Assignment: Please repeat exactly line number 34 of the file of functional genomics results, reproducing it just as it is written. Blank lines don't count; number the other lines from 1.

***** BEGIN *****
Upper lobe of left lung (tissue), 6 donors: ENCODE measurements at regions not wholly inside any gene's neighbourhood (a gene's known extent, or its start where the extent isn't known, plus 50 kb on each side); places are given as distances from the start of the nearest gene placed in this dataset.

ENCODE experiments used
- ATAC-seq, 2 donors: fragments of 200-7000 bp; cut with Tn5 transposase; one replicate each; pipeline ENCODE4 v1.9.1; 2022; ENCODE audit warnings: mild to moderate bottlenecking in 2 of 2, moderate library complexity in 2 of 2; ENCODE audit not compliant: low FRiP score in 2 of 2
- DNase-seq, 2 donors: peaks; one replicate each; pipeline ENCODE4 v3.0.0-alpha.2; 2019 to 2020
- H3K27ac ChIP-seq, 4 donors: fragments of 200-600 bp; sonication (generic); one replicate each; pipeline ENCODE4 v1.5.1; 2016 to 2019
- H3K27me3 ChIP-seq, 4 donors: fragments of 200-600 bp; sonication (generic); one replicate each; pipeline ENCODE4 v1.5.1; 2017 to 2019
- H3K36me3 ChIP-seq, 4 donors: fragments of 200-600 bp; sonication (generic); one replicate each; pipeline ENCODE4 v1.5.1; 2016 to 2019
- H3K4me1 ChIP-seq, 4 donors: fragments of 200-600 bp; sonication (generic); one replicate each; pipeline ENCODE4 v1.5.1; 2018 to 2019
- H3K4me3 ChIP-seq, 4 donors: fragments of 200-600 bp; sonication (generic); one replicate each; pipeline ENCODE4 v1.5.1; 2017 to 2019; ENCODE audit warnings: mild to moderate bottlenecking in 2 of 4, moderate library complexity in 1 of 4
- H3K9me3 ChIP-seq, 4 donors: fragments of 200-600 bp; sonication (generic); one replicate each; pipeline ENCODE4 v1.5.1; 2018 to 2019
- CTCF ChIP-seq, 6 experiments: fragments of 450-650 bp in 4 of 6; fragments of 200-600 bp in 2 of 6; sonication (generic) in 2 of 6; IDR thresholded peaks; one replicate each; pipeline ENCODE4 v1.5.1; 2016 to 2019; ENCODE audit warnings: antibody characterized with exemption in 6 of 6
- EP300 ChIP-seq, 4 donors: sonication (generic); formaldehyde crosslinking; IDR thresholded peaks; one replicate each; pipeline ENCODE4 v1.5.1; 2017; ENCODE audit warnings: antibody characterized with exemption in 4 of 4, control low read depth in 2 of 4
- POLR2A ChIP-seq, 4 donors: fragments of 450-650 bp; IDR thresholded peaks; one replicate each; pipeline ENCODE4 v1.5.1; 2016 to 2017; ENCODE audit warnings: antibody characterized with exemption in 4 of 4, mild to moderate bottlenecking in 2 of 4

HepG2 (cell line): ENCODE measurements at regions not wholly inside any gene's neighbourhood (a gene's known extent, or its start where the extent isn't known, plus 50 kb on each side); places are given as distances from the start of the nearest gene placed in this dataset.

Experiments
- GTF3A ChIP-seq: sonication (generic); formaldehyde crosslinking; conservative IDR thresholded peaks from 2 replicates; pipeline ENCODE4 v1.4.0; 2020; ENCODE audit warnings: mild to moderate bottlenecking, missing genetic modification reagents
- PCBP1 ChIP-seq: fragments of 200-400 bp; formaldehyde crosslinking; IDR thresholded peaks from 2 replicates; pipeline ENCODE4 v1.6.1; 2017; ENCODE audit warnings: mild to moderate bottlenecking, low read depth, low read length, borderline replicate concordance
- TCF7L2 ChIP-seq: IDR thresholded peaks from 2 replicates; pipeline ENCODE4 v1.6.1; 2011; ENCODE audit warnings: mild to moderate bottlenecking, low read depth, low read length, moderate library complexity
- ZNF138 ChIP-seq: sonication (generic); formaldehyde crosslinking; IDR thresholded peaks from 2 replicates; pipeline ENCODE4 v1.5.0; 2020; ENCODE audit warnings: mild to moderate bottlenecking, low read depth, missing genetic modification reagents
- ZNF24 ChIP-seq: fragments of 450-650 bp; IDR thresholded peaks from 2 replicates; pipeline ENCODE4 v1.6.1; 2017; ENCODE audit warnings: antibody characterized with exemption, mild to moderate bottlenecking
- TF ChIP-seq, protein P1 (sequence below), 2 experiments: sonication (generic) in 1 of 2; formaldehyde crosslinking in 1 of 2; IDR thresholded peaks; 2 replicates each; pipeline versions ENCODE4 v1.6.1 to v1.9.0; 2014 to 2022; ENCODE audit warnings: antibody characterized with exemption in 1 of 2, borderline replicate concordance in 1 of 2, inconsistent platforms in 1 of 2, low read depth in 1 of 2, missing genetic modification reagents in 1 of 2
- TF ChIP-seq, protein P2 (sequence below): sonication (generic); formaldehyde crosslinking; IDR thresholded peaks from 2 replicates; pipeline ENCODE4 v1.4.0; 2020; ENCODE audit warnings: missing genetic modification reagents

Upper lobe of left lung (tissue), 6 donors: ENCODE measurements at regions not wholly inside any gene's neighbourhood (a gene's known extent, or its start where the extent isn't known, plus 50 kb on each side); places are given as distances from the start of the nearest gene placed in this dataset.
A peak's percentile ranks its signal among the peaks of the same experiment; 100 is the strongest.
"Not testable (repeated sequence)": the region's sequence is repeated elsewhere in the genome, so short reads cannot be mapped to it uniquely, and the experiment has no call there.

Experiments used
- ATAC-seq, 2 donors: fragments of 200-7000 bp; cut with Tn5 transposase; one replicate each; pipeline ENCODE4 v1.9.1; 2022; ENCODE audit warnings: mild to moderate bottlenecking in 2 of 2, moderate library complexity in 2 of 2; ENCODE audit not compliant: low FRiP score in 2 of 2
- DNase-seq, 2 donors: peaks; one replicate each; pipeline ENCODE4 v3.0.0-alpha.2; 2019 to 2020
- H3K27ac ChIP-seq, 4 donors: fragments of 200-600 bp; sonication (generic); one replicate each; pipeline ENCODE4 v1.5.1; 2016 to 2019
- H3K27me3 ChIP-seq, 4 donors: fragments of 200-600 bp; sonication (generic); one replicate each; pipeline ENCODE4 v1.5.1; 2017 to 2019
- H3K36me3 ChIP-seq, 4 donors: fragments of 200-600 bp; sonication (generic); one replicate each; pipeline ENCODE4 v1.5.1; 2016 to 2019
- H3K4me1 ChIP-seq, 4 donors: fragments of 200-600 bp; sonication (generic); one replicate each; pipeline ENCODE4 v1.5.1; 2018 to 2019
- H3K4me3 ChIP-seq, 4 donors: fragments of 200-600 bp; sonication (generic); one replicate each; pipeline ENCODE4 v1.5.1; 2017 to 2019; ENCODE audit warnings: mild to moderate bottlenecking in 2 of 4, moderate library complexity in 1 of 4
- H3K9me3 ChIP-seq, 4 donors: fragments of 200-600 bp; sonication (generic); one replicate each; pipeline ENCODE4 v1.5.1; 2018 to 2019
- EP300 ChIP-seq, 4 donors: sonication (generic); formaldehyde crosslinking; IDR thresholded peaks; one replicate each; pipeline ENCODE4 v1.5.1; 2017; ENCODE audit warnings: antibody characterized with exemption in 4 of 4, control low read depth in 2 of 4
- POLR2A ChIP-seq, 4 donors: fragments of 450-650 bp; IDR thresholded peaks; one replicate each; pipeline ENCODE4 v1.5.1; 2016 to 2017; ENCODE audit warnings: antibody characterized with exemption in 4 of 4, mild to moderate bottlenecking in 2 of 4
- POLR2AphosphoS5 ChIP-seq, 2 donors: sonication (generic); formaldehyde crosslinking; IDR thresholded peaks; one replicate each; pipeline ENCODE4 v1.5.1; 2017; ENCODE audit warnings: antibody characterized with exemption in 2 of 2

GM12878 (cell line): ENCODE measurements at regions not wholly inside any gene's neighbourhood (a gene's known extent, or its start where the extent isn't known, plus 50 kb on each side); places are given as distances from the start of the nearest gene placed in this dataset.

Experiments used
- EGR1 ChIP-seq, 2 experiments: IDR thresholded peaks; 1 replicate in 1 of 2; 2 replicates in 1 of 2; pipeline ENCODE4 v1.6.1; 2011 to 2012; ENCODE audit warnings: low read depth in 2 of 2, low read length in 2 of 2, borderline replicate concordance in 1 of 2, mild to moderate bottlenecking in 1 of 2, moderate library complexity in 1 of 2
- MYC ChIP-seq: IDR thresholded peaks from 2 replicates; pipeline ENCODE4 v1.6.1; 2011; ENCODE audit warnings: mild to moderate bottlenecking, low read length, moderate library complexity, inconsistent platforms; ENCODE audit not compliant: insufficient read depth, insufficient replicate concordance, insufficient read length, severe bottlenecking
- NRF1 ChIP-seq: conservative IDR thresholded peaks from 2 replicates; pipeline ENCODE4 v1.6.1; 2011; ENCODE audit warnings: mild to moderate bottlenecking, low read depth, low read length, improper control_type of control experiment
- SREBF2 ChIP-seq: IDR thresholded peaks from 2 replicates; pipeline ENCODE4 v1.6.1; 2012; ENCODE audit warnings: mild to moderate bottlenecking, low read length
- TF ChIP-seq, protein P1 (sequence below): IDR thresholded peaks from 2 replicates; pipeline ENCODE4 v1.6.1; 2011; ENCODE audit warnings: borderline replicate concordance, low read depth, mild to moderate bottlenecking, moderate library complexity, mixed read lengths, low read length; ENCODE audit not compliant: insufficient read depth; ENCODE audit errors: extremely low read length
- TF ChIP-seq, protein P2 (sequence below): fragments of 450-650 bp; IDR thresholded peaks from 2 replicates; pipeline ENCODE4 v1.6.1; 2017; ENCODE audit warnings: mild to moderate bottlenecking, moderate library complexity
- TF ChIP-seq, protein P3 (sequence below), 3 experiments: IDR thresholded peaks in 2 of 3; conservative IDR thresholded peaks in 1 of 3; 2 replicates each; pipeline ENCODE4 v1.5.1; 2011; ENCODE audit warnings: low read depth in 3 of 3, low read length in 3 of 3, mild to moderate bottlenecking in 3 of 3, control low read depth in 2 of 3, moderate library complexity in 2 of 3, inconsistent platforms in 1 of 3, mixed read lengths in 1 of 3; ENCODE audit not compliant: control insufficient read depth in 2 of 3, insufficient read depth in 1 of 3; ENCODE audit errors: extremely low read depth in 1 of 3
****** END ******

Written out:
- H3K9me3 ChIP-seq, 4 donors: fragments of 200-600 bp; sonication (generic); one replicate each; pipeline ENCODE4 v1.5.1; 2018 to 2019